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Pensioner debt on the rise, Prudential research reveals

5 February 2018

The amount of debt pensioners are burdened with is on the rise, with nearly one in five expecting to stop work this year owing £33,900, according to new research by Prudential. 

Prudential’s annual research, the Class of 2018, found that this year’s retirees have debts nearly 40% higher than those who expected to retire last year. The average amount of debt has increased for the second year in a row and is now 80% higher than the low of £18,800 recorded in 2016.

On a more positive note, the number of people retiring in debt has fallen to 19% from 25% in 2017.

Vince Smith-Hughes, a retirement income expert at Prudential, said: “At a time when the base rate is expected to rise, it is worrying to see the rapid increase of a pensioner’s average debt. Interestingly, there is a smaller number of people retiring in debt, but for those pensioners retiring in debt, the amount owed is on the rise.

“Given forthcoming retirees’ expected income has increased for the fifth year in a row, it’s possible that some people feel more comfortable about servicing debt, and are borrowing more. Meanwhile more and more grandparents are helping their grandkids with university fees and children with house deposits.”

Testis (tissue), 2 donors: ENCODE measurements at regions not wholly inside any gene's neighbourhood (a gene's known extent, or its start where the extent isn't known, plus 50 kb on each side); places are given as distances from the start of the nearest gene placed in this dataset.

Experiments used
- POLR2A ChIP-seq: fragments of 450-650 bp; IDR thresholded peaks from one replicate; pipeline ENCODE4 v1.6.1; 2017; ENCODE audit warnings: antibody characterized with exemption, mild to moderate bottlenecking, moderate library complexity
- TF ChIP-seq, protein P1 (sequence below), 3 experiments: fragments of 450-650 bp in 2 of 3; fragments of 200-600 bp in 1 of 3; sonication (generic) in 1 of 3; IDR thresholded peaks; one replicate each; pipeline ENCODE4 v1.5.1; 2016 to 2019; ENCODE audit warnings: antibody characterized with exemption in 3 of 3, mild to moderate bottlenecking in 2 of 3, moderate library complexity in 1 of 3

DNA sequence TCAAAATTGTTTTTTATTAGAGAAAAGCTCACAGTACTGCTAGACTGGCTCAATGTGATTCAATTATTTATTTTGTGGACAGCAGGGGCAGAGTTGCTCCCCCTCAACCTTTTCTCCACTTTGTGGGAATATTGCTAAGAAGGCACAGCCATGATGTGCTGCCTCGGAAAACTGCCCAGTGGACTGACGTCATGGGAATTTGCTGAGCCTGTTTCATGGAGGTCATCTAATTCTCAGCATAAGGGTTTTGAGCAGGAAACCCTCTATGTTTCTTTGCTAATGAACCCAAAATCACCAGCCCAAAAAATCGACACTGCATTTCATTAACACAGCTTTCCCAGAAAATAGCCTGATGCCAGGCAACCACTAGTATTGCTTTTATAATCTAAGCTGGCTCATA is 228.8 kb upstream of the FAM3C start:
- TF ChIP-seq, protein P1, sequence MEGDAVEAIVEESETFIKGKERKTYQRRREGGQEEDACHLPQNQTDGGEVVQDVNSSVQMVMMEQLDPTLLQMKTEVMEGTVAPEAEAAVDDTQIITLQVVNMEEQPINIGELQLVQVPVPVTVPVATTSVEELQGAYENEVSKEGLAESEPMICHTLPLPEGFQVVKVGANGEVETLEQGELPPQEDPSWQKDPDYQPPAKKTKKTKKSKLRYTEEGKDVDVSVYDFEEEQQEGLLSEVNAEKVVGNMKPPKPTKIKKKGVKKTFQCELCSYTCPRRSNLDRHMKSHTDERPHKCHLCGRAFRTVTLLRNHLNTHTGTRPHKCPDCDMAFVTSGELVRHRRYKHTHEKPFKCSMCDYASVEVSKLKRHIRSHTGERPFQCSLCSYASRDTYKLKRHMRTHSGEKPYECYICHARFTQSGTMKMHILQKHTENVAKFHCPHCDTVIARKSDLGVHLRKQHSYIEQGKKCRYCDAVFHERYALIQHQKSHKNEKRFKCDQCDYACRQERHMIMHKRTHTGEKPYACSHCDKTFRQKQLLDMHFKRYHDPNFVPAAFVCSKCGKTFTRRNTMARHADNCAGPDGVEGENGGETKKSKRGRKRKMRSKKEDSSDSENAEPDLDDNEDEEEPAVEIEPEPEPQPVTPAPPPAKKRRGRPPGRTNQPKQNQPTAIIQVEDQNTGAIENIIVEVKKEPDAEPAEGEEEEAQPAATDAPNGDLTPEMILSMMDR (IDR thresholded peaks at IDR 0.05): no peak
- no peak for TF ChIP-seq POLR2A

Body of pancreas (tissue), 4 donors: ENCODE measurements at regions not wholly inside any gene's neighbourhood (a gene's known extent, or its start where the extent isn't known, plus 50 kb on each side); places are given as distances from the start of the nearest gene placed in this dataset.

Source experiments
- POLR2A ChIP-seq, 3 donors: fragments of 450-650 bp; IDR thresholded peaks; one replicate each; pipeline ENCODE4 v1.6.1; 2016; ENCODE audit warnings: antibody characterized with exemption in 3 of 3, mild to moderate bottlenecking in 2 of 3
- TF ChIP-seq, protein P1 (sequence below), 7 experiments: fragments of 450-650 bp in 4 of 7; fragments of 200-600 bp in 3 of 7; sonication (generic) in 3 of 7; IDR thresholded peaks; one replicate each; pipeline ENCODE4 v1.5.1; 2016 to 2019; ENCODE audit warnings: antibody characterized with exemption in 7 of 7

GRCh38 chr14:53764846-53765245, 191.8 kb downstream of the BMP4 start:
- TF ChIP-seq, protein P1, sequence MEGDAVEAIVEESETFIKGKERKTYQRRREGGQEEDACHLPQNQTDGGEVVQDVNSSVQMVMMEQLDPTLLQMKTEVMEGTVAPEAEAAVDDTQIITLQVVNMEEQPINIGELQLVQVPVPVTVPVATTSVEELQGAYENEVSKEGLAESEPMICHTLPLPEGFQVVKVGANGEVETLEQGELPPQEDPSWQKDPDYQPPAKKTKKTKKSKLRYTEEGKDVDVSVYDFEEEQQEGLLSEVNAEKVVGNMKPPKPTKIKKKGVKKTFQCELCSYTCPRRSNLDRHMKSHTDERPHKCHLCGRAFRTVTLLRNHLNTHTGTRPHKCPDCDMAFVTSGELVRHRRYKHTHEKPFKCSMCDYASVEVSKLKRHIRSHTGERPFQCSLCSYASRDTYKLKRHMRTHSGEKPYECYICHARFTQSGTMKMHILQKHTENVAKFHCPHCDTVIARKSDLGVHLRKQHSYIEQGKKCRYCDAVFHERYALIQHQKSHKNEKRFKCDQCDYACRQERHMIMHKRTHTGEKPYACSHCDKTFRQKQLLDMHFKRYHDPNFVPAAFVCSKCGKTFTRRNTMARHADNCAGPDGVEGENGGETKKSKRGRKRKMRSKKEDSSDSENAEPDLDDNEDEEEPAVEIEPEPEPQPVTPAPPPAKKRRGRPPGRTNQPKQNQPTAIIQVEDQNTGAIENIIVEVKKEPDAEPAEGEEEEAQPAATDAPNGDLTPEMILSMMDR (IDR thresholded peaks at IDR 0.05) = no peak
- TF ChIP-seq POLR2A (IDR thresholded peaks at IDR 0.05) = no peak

Smith-Hughes warns that debt repayments will take a “substantial slice” of monthly retirement income, which in turn makes budgeting harder. Prudential found that those planning to retire with debts in 2018 expect to make repayments for an average of three and a half years to get out of the red. Furthermore, the payments will cost them an average of £285 per month, up nearly a quarter on the £230 a month faced by the class of 2017.

Men expecting to retire in debt owe substantially more than women at £43,600 compared with just £19,200 and 22% of men expect to retire in the red, as opposed to 16% of women.

Prudential’s research found mortgages and credit cards to the biggest source of debt for those looking to retire this year. Around two out of five (38%) of those in debt are still paying off mortgages, while 53% owe money on their credit card.

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